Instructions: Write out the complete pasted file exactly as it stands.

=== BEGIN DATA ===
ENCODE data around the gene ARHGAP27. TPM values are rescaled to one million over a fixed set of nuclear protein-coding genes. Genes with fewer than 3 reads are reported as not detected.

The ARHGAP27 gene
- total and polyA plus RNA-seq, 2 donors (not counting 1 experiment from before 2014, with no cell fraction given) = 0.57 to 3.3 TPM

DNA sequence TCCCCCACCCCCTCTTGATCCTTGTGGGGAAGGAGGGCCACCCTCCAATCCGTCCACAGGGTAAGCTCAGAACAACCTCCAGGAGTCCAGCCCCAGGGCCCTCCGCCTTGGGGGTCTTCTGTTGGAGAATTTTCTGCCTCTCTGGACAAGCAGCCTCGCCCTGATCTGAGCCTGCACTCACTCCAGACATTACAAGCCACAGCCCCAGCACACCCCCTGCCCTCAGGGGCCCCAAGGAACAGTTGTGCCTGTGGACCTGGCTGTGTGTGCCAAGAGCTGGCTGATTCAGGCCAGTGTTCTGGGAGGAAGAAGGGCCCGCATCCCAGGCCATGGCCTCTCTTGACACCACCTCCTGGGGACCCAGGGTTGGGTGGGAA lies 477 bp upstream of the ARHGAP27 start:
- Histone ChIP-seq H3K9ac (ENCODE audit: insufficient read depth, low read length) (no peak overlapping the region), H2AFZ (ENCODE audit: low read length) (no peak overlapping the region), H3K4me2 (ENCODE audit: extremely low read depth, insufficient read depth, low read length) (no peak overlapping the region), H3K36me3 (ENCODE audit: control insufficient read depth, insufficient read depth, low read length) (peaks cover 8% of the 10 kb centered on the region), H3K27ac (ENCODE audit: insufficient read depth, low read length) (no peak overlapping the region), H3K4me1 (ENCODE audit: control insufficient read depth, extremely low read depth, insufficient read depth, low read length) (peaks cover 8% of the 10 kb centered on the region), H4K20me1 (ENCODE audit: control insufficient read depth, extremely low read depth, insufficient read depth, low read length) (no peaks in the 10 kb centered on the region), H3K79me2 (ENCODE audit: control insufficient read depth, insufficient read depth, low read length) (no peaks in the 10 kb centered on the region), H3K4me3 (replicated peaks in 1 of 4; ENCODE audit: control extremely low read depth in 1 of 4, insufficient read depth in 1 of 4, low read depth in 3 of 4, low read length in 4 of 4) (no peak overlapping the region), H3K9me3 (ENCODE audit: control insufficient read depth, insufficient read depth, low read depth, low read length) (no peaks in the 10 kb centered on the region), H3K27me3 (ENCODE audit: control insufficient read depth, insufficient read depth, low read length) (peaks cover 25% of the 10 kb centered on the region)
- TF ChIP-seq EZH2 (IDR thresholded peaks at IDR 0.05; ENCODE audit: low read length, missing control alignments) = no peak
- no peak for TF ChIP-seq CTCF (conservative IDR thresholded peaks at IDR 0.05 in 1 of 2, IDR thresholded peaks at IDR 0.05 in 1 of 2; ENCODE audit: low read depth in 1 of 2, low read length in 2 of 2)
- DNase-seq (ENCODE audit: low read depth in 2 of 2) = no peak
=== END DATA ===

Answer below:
ENCODE data around the gene ARHGAP27. TPM values are rescaled to one million over a fixed set of nuclear protein-coding genes. Genes with fewer than 3 reads are reported as not detected.

The ARHGAP27 gene
- total and polyA plus RNA-seq, 2 donors (not counting 1 experiment from before 2014, with no cell fraction given) = 0.57 to 3.3 TPM

DNA sequence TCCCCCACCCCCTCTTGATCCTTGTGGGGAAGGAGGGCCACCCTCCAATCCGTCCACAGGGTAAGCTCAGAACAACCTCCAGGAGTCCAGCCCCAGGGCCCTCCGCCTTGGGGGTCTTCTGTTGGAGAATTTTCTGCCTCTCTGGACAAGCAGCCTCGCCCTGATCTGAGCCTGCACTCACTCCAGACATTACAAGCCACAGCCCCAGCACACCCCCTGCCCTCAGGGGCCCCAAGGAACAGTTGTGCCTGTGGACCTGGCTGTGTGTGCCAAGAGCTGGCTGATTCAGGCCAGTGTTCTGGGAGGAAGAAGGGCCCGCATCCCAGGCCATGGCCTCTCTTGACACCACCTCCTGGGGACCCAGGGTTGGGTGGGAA lies 477 bp upstream of the ARHGAP27 start:
- Histone ChIP-seq H3K9ac (ENCODE audit: insufficient read depth, low read length) (no peak overlapping the region), H2AFZ (ENCODE audit: low read length) (no peak overlapping the region), H3K4me2 (ENCODE audit: extremely low read depth, insufficient read depth, low read length) (no peak overlapping the region), H3K36me3 (ENCODE audit: control insufficient read depth, insufficient read depth, low read length) (peaks cover 8% of the 10 kb centered on the region), H3K27ac (ENCODE audit: insufficient read depth, low read length) (no peak overlapping the region), H3K4me1 (ENCODE audit: control insufficient read depth, extremely low read depth, insufficient read depth, low read length) (peaks cover 8% of the 10 kb centered on the region), H4K20me1 (ENCODE audit: control insufficient read depth, extremely low read depth, insufficient read depth, low read length) (no peaks in the 10 kb centered on the region), H3K79me2 (ENCODE audit: control insufficient read depth, insufficient read depth, low read length) (no peaks in the 10 kb centered on the region), H3K4me3 (replicated peaks in 1 of 4; ENCODE audit: control extremely low read depth in 1 of 4, insufficient read depth in 1 of 4, low read depth in 3 of 4, low read length in 4 of 4) (no peak overlapping the region), H3K9me3 (ENCODE audit: control insufficient read depth, insufficient read depth, low read depth, low read length) (no peaks in the 10 kb centered on the region), H3K27me3 (ENCODE audit: control insufficient read depth, insufficient read depth, low read length) (peaks cover 25% of the 10 kb centered on the region)
- TF ChIP-seq EZH2 (IDR thresholded peaks at IDR 0.05; ENCODE audit: low read length, missing control alignments) = no peak
- no peak for TF ChIP-seq CTCF (conservative IDR thresholded peaks at IDR 0.05 in 1 of 2, IDR thresholded peaks at IDR 0.05 in 1 of 2; ENCODE audit: low read depth in 1 of 2, low read length in 2 of 2)
- DNase-seq (ENCODE audit: low read depth in 2 of 2) = no peak